CO2 ECBM

Enhanced Coal Bed Methane involves the injection of CO2 into deep, permeable coal seams. The methane yield of CBM producer wells in the vicinity of the CO2 injector wells increases and large amounts of CO2 are absorbed by the coal surrounding the injectors.


Conventional CBM production

Coal seams often have large amounts of methane adsorbed onto the coal. The methane comes from first biological activity and then thermal conversion of organic matter in the coals as the seam is buried. The amount of gas that can be held by the coal increases with pressure. The seam can be made to release this gas by depressuring, which is achieved by pumping off the ground water.The gas released from the coal matrix makes its way into natural fractures in the coal (cleats) which provide pathways for the gas to migrate down the pressure gradient to the well where the water is being pumped off.

Coal bed methane works best in coals that are under enough pressure to contain significant adsorbed gas ( greater than 300m ) but not so deep that the pressure of the overburden has closed the cleats and taken away the permeability ( less than 1,000m ).

CO2 and coal

In the same way as methane is adsorbed onto the surfaces of micropores in the coal, so is CO2. Coal has an even greater affinity for CO2 than for CH4, i.e. at a given pressure, coal will absorb more CO2 than CH4. If an equal mixture of CO2 and CH4 is present in the cleats, the matrix will release CH4 into the cleats and absorb CO2. Injected CO2 becomes bound to the coal and methane that was held by the coal is released as a free gas into the cleat system.

As long as pressure is maintained on the coal, the CO2 will be held in the coal. The natural state of a deep coal seam is water saturated under the hydrostatic head corresponding to its depth of burial (approximately 0.43 psi/ ft). If left to return to the natural state after CO2 injection, the coal seam will retain the CO2 indefinitely. Mining would, however, release the CO2 and that CO2 would pose a mining hazard.

CO2 enhanced CBM

Injecting CO2 into a coal seam creates a zone around the injector in which is saturated with CO2. Methane that was contained in the coal of this zone is now displaced away from the well to create a halo of increased methane concentration in the coal matrix and perhaps free gas in the cleats if the coal was already saturated with methane. The CO2 flood front advances away from the injector and is drawn toward any producer wells where the pressure in the seam has been reduced by pumping out water.

Methane production at any well in the halo of increased methane concentration benefits from a number of effects: enhanced methane desorption from the coal matrix, increased gas concentrations in the cleat system (increasing the relative permeability to gas) and the drive provided by the pressure gradient from the injector to producer well.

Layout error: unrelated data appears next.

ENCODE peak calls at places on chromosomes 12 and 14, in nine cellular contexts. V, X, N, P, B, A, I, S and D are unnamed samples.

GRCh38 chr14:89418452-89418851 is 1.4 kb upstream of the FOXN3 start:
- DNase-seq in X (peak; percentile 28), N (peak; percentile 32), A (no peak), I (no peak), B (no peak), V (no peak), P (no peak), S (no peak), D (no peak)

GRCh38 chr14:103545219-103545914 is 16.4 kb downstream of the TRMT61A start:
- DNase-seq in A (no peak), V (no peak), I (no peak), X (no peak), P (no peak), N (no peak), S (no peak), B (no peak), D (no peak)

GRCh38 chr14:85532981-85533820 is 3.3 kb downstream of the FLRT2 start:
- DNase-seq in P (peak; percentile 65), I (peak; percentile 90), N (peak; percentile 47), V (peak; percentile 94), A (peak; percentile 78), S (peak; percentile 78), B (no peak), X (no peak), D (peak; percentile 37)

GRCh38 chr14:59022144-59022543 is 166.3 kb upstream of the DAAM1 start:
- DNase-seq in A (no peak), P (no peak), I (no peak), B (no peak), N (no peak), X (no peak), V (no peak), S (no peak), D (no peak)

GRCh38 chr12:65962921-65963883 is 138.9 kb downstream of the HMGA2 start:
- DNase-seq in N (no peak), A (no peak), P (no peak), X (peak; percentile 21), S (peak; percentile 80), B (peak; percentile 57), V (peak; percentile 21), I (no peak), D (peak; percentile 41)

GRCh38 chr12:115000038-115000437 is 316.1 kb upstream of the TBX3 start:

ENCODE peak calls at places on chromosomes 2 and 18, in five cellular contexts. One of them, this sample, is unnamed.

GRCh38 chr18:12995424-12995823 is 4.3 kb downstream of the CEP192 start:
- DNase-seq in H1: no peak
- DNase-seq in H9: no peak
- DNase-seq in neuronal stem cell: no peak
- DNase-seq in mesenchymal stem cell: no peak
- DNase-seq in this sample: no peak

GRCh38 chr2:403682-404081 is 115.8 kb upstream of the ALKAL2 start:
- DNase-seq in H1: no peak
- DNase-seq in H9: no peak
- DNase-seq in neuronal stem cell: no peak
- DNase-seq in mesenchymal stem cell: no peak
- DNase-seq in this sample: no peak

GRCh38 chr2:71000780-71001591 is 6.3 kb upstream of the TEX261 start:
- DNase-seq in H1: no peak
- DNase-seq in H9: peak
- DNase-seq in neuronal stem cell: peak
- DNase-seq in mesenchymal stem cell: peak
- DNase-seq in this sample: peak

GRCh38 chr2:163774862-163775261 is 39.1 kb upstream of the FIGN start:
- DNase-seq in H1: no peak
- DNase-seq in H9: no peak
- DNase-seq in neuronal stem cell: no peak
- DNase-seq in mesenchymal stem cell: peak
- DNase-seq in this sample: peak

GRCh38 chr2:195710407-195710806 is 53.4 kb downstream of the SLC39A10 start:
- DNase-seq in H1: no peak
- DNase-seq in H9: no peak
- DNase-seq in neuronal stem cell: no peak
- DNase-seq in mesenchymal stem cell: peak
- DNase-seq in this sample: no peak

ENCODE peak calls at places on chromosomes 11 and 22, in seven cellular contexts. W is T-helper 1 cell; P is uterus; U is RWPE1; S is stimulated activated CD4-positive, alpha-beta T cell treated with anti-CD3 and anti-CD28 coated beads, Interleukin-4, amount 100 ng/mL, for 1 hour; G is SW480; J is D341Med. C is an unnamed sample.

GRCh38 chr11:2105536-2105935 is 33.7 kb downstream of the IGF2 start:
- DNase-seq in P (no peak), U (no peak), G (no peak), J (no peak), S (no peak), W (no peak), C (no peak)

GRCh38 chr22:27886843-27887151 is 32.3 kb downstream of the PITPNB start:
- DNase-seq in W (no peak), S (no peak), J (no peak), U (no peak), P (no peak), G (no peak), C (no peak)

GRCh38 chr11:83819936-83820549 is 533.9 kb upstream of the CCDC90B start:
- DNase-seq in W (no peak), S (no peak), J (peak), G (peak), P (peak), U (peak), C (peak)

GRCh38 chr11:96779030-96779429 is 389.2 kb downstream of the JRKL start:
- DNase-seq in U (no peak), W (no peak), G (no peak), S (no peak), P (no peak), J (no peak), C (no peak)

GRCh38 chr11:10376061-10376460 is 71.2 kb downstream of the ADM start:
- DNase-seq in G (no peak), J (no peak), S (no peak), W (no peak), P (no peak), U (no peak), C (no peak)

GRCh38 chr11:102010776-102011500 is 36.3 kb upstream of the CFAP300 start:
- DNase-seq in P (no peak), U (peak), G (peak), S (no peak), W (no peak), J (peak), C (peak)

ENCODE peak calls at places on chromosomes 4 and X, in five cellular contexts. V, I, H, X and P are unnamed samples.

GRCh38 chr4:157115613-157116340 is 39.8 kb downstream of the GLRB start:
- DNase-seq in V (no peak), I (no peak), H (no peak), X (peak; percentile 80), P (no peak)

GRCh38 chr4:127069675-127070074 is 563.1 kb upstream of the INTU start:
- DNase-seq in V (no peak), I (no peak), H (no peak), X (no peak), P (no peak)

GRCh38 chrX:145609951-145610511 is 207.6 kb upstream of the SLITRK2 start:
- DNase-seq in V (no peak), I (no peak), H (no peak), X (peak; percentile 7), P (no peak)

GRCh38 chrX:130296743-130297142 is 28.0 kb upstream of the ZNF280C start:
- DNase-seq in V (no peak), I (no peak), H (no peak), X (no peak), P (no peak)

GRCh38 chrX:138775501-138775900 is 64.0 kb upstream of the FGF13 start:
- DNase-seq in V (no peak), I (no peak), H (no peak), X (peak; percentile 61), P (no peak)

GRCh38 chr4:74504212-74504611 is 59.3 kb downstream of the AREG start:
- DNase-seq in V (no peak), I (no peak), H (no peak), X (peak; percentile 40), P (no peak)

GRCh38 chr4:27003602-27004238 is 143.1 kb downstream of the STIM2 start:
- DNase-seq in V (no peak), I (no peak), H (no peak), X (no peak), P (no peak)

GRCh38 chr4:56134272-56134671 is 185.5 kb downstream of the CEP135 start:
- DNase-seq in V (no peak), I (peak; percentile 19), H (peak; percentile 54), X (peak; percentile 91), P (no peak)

When the CO2 flood front reaches the producer well, a mixture of CH4 and CO2 is produced. Normally the producer would be shut in at this stage since the cost of removing CO2 from sales gas is high. The well pattern in any CO2 ECBM project would therefore be designed to maximise CH4 production before CO2 breakthrough.

Challenges to economic CO2 ECBM production

As far as we know, there are no commercial ECBM projects. A number of field pilot projects have been conducted, but none have continued into an economic project, probably for the following reasons:

  1. The intensity of CO2 usage. Much more CO2 is used than extra methane obtained. The ratio ranges from 2 to 6 (volume basis) depending much on the initial saturation of the coal and the well pattern. If CO2 must be purchased, the price of the methane sold must be at least that same multiple of the CO2 price, even before the cost of the injector wells and flow lines is taken into account.
  2. CO2 injection reduces the permeability of the coal. On adsorption of the CO2, the coal matrix swells and the cleats are closed. Since the cleats are the pathways for fluid transmission through the coal, the permeability of the coal is reduced. If the initial permeability was low, the injectivity might become too low for economic injection  i.e. the pressure needed for CO2 injection becomes too high and the number of injection wells required for a given volume of CO2 ruins project economics. A number of field pilot experiments have, however, demonstrated that the increase in permeability with pressure tends to compensate for the reduction due to matrix swelling. Acceptable injection rates (e.g. 1.0 mmscfpd) seem to be achievable in coals with modest initial permeabilities (5 - 10 md). Since producer wells are generally shut in on CO2 breakthrough, the permeability effect is not important there. 

Waiting for Carbon Credits

Since the biggest obstacle to CO2 ECBM is the intensity of CO2 usage, low cost, zero cost or even negative cost CO2 delivered to the coal field will make a huge difference to the economics. There will always be a certain cost in compressing and transporting the CO2 by pipeline to the CBM site, but if carbon credits can pay these costs, the delivered CO2 could be free to the CBM project operator. To date, no geological storage project has received any money through the Kyoto mechanisms (CDM and JI). The best developed CBM industry is to be found in the USA where there is no financial incentive to sequester CO2. The technology has been proven by field pilot projects, but must wait for the arrival of really cheap CO2 through offsets for sequestration.